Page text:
In these regions, the normal velocity overshoots as described in the studies of Brady23 and Majdalani and Zhou24. These regions take place by increasing the suction Reynolds number at a fixed positive parameter g when flow reversal is dominant in the center of the channel and by increasing the injection Reynolds number at a fixed negative accelerating parameter. In the case-at-hand, when the boundary layer occurs at a positive fixed parameter γ = +2, Fig. 3a shows that the normal velocity approaches its expected law for an inviscid injection flow (v = η)25,26 and for an inviscid suction flow at a negative fixed accelerating parameter γ = -2 (v = -3η). It follows that, the normal velocity reveals a linear law with the appearance of the boundary layer.
At fixed suction and injection Reynolds numbers, the normal velocity takes different values near the walls for various parameters γ as shown in Fig. 3b. This figure also highlights the fact that great variations of function v occur in the case of suction at positive values of γ and in the case of injection at negative values of the accelerating parameter.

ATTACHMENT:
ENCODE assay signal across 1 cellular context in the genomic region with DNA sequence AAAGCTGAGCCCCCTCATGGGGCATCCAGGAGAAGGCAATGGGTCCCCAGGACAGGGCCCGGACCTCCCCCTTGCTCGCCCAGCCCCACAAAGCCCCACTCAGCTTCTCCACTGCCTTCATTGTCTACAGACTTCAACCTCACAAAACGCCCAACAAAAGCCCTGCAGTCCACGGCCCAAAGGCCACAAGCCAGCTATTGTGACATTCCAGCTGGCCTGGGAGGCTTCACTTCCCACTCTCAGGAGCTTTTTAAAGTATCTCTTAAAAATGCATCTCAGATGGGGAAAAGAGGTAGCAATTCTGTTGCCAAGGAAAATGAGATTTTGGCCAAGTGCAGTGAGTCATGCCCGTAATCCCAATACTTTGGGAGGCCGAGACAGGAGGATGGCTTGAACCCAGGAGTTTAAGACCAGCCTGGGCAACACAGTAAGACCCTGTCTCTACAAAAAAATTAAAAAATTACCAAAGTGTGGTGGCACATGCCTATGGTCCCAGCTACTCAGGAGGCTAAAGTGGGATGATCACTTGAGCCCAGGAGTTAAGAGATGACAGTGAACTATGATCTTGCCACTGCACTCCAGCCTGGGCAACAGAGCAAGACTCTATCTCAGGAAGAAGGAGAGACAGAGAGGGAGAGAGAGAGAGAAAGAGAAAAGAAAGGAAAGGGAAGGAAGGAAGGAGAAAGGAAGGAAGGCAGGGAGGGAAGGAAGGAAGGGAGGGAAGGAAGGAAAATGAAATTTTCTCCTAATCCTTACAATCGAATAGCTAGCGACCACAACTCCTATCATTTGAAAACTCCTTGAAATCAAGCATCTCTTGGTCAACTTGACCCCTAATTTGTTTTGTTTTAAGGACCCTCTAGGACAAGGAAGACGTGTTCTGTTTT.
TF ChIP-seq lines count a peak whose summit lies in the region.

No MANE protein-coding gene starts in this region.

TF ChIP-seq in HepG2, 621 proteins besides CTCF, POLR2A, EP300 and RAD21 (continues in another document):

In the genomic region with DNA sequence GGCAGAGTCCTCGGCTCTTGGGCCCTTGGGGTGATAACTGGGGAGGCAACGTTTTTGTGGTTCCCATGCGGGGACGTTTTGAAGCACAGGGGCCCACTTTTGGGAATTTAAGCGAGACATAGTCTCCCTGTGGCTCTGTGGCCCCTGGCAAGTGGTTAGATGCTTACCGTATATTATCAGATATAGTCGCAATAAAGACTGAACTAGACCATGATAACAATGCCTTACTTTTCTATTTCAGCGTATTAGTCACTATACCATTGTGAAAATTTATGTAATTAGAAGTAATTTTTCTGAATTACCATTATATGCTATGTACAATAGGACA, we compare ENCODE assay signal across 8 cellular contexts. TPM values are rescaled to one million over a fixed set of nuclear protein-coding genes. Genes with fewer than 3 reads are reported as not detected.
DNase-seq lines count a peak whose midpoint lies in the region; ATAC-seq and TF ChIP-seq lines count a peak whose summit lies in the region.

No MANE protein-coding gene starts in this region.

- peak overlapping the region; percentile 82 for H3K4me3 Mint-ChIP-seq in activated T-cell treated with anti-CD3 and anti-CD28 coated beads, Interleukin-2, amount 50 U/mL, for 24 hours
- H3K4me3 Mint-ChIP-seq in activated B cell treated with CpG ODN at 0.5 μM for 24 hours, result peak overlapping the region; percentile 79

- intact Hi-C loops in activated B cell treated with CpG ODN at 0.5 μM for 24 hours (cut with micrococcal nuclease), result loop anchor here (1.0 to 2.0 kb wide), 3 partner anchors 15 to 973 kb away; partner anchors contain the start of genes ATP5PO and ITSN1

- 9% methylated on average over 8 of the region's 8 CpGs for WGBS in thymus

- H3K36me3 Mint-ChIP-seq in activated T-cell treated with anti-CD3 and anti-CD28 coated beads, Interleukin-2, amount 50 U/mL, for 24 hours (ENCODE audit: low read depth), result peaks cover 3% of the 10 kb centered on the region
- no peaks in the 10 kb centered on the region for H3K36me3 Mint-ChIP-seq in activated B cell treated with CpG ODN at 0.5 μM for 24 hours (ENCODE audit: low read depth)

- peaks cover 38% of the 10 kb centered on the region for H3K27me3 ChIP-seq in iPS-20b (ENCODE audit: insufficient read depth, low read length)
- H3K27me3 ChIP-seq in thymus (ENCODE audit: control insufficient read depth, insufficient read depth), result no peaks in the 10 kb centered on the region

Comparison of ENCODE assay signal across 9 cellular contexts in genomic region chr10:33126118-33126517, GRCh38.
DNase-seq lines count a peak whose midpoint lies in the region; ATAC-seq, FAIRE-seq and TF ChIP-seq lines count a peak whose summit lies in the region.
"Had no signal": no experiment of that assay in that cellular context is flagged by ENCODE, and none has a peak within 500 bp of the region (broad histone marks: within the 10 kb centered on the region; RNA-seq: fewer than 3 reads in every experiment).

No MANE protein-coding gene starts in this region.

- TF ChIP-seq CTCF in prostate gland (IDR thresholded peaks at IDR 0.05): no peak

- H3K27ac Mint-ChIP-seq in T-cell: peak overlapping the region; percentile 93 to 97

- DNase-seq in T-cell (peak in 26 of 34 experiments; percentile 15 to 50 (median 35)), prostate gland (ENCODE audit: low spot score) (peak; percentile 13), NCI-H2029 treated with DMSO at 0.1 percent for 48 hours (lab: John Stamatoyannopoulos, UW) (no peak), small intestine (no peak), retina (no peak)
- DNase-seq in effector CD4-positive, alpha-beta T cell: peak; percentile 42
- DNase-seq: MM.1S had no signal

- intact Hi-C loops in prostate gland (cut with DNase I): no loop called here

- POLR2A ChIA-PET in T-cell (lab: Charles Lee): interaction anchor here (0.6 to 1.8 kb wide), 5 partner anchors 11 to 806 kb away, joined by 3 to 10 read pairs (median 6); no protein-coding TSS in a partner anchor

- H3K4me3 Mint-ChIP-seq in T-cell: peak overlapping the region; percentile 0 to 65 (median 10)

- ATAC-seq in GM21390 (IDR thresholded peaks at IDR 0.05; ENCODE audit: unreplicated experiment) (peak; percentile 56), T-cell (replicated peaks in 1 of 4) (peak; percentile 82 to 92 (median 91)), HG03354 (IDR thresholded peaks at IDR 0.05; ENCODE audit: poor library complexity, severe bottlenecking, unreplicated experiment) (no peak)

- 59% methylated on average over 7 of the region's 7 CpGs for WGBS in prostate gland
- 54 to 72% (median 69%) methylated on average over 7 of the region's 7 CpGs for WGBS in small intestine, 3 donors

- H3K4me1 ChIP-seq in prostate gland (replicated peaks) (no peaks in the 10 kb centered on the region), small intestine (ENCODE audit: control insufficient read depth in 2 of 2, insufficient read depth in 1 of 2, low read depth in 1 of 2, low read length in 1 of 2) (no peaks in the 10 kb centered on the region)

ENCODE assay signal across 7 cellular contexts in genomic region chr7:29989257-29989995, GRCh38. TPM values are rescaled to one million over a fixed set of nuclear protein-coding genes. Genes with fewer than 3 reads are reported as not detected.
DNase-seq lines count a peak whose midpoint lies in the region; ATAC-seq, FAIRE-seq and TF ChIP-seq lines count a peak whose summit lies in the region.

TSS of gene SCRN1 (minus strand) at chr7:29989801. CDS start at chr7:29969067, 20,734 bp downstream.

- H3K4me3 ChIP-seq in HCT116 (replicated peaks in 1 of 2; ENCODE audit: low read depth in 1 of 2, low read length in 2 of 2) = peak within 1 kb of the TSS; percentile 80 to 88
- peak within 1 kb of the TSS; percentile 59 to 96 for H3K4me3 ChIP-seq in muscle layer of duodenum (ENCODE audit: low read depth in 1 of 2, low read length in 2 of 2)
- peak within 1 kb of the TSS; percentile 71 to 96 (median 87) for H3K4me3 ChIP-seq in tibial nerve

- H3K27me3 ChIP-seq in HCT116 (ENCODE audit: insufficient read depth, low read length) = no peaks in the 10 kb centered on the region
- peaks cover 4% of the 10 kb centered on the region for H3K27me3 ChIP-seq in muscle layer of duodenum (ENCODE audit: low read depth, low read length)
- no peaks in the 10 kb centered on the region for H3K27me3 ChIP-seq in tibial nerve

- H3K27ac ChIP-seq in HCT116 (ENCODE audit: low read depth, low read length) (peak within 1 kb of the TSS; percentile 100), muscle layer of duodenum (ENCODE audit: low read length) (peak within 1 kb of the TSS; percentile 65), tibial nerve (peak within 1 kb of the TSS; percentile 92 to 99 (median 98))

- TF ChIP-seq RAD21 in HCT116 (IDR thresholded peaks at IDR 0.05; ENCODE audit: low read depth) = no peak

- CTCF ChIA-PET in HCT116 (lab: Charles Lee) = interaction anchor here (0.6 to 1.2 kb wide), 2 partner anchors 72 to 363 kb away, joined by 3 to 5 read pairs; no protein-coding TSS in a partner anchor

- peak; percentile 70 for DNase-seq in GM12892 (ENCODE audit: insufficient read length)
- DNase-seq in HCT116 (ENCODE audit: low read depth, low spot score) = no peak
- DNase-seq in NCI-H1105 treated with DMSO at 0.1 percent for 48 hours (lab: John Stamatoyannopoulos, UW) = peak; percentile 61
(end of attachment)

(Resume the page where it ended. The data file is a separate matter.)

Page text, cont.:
The normal pressure gradient as presented in Fig. 4a is very sensitive to a negative fixed accelerating parameter which causes important variations of function Q(η) compared to those observed in the case of a positive fixed g for different values of the Reynolds number. In addition, the normal pressure gradient reveals an oscillatory behavior within the channel which disappears with the appearance of the boundary layer. This behavior is in accordance with the velocity distribution due to momentum conservation. The comparison of the effects of fixed suction and injection Reynolds numbers on the normal pressure gradient as the parameter γ takes different values is made in Fig. 4b, c.
||Temperature under different suction/injection Reynolds numbers at P = ± 1, (a) For γ =+2, β = +0.3, (b) For γ = +2, β = -0.5, (c) For γ = -2, β = 0.5 and (d) For γ = -2, β = -0.3
These figures show that, the boundary layer tends to cancel function Q(η) and important oscillations are observed in the case of suction for positive accelerating parameters and in the case of injection for negative values of the parameter γ.